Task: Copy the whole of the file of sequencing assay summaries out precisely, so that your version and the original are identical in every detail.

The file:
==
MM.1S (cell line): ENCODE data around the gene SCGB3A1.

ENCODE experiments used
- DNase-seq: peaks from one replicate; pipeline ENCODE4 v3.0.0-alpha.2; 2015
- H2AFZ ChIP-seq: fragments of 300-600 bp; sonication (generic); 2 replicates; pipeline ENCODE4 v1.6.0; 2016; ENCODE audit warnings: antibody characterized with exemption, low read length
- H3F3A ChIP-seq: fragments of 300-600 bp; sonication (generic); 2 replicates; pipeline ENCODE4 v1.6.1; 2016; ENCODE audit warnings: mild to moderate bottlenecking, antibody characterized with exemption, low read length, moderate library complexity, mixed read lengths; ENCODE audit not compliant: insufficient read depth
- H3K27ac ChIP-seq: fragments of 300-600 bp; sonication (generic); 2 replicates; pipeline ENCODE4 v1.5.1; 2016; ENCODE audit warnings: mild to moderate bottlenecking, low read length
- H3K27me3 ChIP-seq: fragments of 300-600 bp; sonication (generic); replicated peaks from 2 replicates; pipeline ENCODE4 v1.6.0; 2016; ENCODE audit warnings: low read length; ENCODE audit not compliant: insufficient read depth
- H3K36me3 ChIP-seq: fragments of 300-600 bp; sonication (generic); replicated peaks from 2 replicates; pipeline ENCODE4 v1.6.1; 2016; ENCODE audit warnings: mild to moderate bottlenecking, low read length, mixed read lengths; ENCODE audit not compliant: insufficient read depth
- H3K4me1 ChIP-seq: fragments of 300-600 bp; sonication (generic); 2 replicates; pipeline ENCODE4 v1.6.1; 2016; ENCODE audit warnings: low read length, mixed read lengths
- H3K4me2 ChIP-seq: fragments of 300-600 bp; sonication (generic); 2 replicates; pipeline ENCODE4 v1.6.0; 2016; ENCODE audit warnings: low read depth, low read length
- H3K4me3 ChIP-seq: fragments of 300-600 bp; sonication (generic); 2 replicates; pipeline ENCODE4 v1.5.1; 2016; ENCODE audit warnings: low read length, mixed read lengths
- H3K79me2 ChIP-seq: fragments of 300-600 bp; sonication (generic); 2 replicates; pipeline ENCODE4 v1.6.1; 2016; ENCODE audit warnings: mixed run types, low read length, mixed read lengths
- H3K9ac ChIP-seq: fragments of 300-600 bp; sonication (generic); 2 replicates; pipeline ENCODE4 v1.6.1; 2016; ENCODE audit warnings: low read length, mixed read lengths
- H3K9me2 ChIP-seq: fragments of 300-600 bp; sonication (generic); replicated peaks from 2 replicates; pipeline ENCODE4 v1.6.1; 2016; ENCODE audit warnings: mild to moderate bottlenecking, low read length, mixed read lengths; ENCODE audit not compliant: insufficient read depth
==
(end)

MM.1S (cell line): ENCODE data around the gene SCGB3A1.

ENCODE experiments used
- DNase-seq: peaks from one replicate; pipeline ENCODE4 v3.0.0-alpha.2; 2015
- H2AFZ ChIP-seq: fragments of 300-600 bp; sonication (generic); 2 replicates; pipeline ENCODE4 v1.6.0; 2016; ENCODE audit warnings: antibody characterized with exemption, low read length
- H3F3A ChIP-seq: fragments of 300-600 bp; sonication (generic); 2 replicates; pipeline ENCODE4 v1.6.1; 2016; ENCODE audit warnings: mild to moderate bottlenecking, antibody characterized with exemption, low read length, moderate library complexity, mixed read lengths; ENCODE audit not compliant: insufficient read depth
- H3K27ac ChIP-seq: fragments of 300-600 bp; sonication (generic); 2 replicates; pipeline ENCODE4 v1.5.1; 2016; ENCODE audit warnings: mild to moderate bottlenecking, low read length
- H3K27me3 ChIP-seq: fragments of 300-600 bp; sonication (generic); replicated peaks from 2 replicates; pipeline ENCODE4 v1.6.0; 2016; ENCODE audit warnings: low read length; ENCODE audit not compliant: insufficient read depth
- H3K36me3 ChIP-seq: fragments of 300-600 bp; sonication (generic); replicated peaks from 2 replicates; pipeline ENCODE4 v1.6.1; 2016; ENCODE audit warnings: mild to moderate bottlenecking, low read length, mixed read lengths; ENCODE audit not compliant: insufficient read depth
- H3K4me1 ChIP-seq: fragments of 300-600 bp; sonication (generic); 2 replicates; pipeline ENCODE4 v1.6.1; 2016; ENCODE audit warnings: low read length, mixed read lengths
- H3K4me2 ChIP-seq: fragments of 300-600 bp; sonication (generic); 2 replicates; pipeline ENCODE4 v1.6.0; 2016; ENCODE audit warnings: low read depth, low read length
- H3K4me3 ChIP-seq: fragments of 300-600 bp; sonication (generic); 2 replicates; pipeline ENCODE4 v1.5.1; 2016; ENCODE audit warnings: low read length, mixed read lengths
- H3K79me2 ChIP-seq: fragments of 300-600 bp; sonication (generic); 2 replicates; pipeline ENCODE4 v1.6.1; 2016; ENCODE audit warnings: mixed run types, low read length, mixed read lengths
- H3K9ac ChIP-seq: fragments of 300-600 bp; sonication (generic); 2 replicates; pipeline ENCODE4 v1.6.1; 2016; ENCODE audit warnings: low read length, mixed read lengths
- H3K9me2 ChIP-seq: fragments of 300-600 bp; sonication (generic); replicated peaks from 2 replicates; pipeline ENCODE4 v1.6.1; 2016; ENCODE audit warnings: mild to moderate bottlenecking, low read length, mixed read lengths; ENCODE audit not compliant: insufficient read depth